Tshwane office closures ‘delaying’ construction industry
According to the City, although the offices in all seven regions remained closed, officials were working remotely to evaluate all applications within the system.
The City was reacting to concerns by some in the construction industry that they were forced to put on hold plans to build new properties or reconstruct existing ones due to delays by the City to approve building plans.
They were unhappy that despite the fact that the government allowed them to resume construction work under level 3, they could not embark on new projects.
City spokesperson Selby Bokaba said: “There is no backlogs of building plan and site development plan applications as all applications within the systems were evaluated from home.”
Asked about the impact of closing the offices on the construction sector, he said: “We assume that lockdown due to the Covid-19 pandemic had a negative impact on all sectors including the construction sector.”
There were also concerns that the closure of offices would affect the sales and purchase of properties across the city.
Bokaba said: “Like most citizens, we believe that the lockdown will negatively affect most economic sectors, including the property market.”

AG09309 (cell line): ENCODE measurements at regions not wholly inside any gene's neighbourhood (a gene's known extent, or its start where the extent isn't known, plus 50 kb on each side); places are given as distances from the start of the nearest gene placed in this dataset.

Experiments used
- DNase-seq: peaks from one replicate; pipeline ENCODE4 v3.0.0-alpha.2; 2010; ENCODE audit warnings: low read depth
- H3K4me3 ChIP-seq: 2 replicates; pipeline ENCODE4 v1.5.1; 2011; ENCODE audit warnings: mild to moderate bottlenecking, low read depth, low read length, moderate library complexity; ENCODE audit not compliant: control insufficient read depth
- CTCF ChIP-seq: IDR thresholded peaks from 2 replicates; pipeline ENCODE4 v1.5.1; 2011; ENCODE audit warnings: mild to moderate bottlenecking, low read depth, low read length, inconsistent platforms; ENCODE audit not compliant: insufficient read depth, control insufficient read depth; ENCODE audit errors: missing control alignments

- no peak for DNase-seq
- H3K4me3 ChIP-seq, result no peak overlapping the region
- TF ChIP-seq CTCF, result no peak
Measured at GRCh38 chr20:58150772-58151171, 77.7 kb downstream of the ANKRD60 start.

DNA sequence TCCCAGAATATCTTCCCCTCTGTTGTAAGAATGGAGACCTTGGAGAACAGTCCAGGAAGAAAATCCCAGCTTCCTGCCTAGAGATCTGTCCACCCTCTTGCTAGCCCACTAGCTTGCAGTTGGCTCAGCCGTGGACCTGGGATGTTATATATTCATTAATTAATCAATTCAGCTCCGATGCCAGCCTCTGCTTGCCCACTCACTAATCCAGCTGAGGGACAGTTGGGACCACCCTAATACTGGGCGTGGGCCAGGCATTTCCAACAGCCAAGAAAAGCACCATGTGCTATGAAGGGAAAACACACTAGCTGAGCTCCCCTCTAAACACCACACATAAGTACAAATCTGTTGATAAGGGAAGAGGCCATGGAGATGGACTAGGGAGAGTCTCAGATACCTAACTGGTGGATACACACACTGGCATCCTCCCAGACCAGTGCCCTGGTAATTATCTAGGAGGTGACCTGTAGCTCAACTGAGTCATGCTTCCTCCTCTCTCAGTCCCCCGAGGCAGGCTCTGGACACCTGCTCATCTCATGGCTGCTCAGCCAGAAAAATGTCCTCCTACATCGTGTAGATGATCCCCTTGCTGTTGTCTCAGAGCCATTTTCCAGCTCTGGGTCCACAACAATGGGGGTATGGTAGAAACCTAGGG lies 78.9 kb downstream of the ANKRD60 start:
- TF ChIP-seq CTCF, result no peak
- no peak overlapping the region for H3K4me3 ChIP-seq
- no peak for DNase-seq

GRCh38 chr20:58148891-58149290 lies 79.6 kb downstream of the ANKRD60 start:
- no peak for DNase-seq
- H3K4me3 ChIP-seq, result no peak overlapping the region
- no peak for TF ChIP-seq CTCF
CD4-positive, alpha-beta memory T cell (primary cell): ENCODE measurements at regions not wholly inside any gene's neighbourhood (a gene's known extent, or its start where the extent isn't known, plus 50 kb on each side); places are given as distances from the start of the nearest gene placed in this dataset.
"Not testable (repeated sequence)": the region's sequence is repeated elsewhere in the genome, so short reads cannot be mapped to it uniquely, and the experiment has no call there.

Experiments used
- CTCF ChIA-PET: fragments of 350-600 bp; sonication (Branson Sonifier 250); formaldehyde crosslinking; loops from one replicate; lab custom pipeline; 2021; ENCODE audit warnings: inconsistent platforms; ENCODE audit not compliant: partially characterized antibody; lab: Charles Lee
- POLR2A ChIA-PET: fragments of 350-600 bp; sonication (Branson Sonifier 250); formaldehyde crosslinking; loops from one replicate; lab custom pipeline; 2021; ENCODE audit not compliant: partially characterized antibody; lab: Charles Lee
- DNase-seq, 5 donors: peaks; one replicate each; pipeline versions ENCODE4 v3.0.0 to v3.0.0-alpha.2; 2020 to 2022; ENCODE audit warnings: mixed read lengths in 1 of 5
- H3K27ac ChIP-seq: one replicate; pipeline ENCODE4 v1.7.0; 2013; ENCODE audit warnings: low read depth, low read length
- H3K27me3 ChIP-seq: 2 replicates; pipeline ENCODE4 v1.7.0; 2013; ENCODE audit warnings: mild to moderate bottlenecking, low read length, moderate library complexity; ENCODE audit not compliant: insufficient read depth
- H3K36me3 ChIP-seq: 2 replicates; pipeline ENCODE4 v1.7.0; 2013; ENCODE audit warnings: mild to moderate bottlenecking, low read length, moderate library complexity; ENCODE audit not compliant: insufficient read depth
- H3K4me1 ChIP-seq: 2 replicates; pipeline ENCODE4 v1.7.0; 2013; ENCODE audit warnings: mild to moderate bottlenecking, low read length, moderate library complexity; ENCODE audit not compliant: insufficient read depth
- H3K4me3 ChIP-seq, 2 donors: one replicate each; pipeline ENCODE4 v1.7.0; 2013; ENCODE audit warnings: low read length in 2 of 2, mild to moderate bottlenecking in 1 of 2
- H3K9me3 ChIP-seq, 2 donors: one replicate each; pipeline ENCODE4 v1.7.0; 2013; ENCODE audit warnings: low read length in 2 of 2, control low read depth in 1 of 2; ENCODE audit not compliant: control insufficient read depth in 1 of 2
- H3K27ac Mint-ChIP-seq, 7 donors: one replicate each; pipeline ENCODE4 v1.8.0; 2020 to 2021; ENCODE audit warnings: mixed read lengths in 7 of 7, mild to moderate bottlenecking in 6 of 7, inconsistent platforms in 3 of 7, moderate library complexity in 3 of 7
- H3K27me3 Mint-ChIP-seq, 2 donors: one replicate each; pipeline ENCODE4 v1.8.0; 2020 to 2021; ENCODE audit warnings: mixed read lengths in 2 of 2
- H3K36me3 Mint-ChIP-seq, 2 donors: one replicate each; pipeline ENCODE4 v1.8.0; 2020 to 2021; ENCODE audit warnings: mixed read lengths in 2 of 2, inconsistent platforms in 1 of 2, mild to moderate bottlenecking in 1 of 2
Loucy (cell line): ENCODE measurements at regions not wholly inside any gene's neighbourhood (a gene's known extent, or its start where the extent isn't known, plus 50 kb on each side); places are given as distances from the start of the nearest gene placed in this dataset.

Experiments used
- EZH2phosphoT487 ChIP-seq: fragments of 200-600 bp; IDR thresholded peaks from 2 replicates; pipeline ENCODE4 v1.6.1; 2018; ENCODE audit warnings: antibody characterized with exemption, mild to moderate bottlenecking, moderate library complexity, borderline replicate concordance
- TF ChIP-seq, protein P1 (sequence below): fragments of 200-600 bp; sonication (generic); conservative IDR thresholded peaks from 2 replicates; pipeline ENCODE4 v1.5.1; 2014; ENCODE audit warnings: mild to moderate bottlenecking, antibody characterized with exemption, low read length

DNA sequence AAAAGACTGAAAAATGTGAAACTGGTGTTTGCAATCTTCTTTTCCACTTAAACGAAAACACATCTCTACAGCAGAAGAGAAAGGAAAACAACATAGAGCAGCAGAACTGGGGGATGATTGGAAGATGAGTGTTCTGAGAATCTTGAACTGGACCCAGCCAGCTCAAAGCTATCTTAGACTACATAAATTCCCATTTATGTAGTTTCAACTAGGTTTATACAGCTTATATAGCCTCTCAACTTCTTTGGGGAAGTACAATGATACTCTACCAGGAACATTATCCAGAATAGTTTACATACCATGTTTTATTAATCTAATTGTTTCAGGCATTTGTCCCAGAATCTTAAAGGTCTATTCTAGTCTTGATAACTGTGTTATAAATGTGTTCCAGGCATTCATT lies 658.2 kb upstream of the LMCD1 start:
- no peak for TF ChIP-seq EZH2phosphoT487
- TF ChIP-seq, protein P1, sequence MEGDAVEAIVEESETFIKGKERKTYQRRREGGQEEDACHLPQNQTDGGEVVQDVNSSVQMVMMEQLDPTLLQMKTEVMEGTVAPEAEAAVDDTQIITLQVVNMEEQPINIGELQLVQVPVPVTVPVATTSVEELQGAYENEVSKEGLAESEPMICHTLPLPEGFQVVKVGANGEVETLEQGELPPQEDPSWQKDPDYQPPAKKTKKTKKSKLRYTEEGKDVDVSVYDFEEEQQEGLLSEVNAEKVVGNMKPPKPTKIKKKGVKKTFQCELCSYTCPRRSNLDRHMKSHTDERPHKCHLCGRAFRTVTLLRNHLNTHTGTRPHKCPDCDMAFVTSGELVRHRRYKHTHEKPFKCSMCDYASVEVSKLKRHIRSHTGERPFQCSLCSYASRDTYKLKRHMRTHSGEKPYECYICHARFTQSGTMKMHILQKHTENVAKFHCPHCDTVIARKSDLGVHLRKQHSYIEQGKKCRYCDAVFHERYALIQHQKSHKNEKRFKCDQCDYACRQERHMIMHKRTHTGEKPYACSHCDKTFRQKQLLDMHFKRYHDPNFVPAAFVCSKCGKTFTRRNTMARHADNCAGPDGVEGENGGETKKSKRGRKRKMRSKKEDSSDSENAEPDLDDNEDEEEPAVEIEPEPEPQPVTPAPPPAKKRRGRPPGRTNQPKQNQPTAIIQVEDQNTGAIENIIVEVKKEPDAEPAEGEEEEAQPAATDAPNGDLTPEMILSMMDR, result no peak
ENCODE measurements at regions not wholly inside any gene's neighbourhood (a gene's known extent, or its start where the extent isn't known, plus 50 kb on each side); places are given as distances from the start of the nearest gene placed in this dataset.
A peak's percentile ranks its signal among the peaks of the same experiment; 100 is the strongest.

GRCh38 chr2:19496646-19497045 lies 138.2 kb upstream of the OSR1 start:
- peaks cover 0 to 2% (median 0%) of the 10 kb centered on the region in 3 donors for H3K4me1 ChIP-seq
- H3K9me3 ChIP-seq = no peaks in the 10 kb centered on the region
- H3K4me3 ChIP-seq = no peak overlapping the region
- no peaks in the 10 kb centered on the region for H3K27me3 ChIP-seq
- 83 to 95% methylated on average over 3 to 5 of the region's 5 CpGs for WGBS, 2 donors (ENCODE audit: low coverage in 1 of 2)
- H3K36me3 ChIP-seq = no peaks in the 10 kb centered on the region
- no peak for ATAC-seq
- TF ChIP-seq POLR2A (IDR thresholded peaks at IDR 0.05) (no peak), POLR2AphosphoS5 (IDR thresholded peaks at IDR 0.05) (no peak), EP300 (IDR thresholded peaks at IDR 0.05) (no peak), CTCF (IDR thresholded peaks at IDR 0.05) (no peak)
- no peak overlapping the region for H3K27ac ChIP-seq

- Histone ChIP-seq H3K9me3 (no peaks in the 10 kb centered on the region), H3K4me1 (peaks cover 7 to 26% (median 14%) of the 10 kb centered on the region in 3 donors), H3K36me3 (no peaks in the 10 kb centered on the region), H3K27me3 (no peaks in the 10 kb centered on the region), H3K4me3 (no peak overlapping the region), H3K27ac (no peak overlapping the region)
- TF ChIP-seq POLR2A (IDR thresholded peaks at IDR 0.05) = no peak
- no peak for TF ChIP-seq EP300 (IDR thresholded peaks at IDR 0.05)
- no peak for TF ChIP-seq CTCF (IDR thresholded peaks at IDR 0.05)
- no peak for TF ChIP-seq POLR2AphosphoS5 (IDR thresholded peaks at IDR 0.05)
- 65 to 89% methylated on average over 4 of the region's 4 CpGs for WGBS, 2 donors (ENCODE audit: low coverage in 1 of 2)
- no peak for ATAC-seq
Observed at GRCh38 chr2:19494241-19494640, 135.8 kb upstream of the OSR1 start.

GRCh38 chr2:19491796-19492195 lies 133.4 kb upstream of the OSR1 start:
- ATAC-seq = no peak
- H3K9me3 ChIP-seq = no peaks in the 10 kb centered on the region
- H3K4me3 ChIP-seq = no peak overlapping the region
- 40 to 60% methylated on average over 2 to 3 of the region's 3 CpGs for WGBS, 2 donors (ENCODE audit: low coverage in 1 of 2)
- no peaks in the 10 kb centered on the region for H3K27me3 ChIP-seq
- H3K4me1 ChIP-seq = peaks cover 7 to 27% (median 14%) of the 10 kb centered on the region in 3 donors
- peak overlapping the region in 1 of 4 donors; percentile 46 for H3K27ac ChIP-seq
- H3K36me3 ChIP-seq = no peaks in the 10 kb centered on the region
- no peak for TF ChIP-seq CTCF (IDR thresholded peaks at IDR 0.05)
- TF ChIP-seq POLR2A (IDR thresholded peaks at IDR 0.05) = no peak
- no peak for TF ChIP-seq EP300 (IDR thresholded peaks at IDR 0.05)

The offices were closed in line with the government’s imposed lockdown “to assist in flattening the Covid-19 curve and comply with regulations at various levels by allowing officials to work from home”, according to Bokaba.
“We are responding to complaints and conducting mandatory building inspections,” he added.
The building control offices, he said, would only be reopened once various buildings have complied with Covid-19 regulations.
The report on the state of readiness of the office was expected to be tabled at the executive committee meeting yesterday.
Bokaba said once the clearance certificate was issued, the City would announce the reopening of offices.
Tshwane DA mayoral candidate Randall Williams expressed worries that the office’s closure was likely to result in backlogs in planning approvals.
“City planning and building control processes have been compromised, with some offices not even functioning, which will likely generate month-long backlogs in planning approvals, severely impacting the construction sector,” he said.
The sale and purchasing of houses across the city were also delayed by the rates clearance process, “which has become unresponsive due to failure to issue certificates”.
“This has left many residents trapped and unable to make significant lifestyle changes because they are waiting on an unresponsive bureaucracy,” Williams said.